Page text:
Fashion Brands Analyze their Social Media Efforts
Brands are asking: What’s the return on social media?
Social media isn’t about producing sales today; it’s about driving sales in the future.
At this point, observers say, few brands, if any, are seeing significant sales result from their postings on Facebook, Twitter, Instagram, Pinterest and other sites. Social media hasn’t been about driving transactions; it has been about building brand awareness and a “community” that will be devoted to a brand years from now. As the Internet-crazed generation of twenty-somethings matures, they will remain loyal in purchasing the brand.
The majority of companies with a good to great social media presence can be found on the following platforms: Facebook, Twitter, Pinterest, Instagram, Tumblr, YouTube with e-commerce, a blog and often elaborate editorial content on their own websites. Burberry, Christian Dior, Chanel, Gucci and Louis Vuitton all having fan bases on these platforms that surpass 5 million. The more money brands put in to their social media efforts, the greater the pressure to show a return on their investment.
In an interview with WWD.com, Maureen Mullen, Director of Research forNew York UniversityLuxury Lab, or L2, noted that some brands have opted to invest in Facebook, Twitter, Pinterest and Instagram in favor of building a robust e-commerce site or search engine marketing. Mullen warns, though, that in the short term, a superior e-commerce business will generate more business for fashion brands than a “mediocre to good social media presence.”
Oscar de la Renta’s social media personality and Senior Vice President of Marketing and Communications, Erika Bearman, has attracted nearly 150,000 followers on Twitter under her OscarPRGirl moniker. These fans may not be buying anything right now, according to Mullen, but in five to 15 years from now, most definitely.
“I don’t think it’s that far out. We would hope that through engagement — whether it’s through social initiatives or our [Web] site in general — we will develop customers much sooner. Initially, it was all about developing future customers, but how far in the future seems to be getting shorter and shorter,” Chief Executive Officer Alex Bolen said.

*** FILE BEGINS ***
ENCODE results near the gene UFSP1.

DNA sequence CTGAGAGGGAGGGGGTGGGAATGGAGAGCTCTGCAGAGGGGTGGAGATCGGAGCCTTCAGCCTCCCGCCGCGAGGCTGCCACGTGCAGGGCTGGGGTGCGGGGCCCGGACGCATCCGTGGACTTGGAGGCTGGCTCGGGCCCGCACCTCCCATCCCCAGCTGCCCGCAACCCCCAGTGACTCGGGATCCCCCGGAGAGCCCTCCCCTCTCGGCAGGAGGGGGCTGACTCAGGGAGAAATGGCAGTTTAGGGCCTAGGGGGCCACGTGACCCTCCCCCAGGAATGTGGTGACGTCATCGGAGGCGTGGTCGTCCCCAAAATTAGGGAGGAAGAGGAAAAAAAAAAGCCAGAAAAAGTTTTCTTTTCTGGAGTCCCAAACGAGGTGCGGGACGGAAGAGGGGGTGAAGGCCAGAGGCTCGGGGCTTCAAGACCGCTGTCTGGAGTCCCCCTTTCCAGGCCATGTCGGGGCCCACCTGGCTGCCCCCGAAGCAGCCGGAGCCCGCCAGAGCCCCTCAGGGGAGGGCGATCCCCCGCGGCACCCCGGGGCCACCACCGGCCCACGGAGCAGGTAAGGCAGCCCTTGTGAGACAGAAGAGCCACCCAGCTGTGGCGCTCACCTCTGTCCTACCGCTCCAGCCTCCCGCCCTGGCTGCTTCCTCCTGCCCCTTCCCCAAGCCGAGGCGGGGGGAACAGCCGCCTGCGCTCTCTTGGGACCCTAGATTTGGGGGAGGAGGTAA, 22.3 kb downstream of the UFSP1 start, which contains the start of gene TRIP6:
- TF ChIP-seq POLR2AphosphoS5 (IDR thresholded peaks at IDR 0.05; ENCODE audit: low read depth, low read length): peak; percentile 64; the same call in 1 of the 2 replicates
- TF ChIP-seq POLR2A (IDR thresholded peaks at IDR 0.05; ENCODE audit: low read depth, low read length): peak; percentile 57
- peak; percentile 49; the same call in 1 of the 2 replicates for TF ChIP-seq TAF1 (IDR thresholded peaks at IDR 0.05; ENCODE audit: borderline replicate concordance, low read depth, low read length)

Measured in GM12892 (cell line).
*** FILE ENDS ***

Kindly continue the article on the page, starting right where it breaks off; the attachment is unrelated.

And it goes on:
Establishing a personal relationship with followers has been the brand’s social media strategy. A blog called George & Ruby launched last month Oscar de la Renta’s latest endeavor, centered around the children’s wear collection. The blog is written by Marissa Kraxberger, head of the company’s creative team. “It’s a demographic that we didn’t think made sense for me to speak to,” Bearman said, calling George & Ruby a personal account of Kraxberger’s life as a working mother of two. “I don’t have kids and we didn’t think it was realistic for our fans to hear about children’s clothing from OscarPRGirl.”
The social media approach is slightly different for contemporary priced brands, such as Kate Spade. Rather than using social media in hopes of forming a personal collection that will lead fans to buy, the brand effectively uses Facebook to gather pertinent data about its users. This allows the opportunity to reach a specific market and target to them though e-mail outreach, according to Mullen, who sees this as viable evidence of ROI.
Even though there still isn’t a metric to measure social media’s impact, platforms are popping up aimed at making social commerce. By seeking to empower consumers to purchase on Facebook, for example, it makes it worthwhile for companies that get involved.
For Zindigo founder Michael Bereck, the most important element is to really hone in on the notion of “direct social selling,” which sees a brand’s followers on Facebook facilitating in the promotion and selling of product on the medium.
The technology allows users to implement a customized e-commerce experience with any of the more than 80 participating brands on their Facebook pages, with the ability to build a network of ambassadors. Bereck believes Zindigo allows brands to monetize social media with the platform agnostic technology (which upon its launch is only compatible on Facebook, but will roll out to other iterations in the coming months). Bereck even brought on board Kareen Mallet, who was the Neiman Marcus Group’s Senior Women’s Ready-to-Wear Director for 17 years, to serve as Fashion Director. Brands so far using the technology include Erickson Beamon, Be&D, Dallin Chase, Geren Ford, Kara Ross, Jay Godfrey, Ruffian and Isabella Fiore.
The platform allows users to open a brand page and establish a new revenue model. Users are motivated by the commission made from items purchased on their brand pages — which is 40 percent — and all partners maintain administrative access to branded content. Content looks the same on each ambassador’s page (which has to be vetted by brands) to ensure individual brand consistency, although users can highlight whichever products they wish.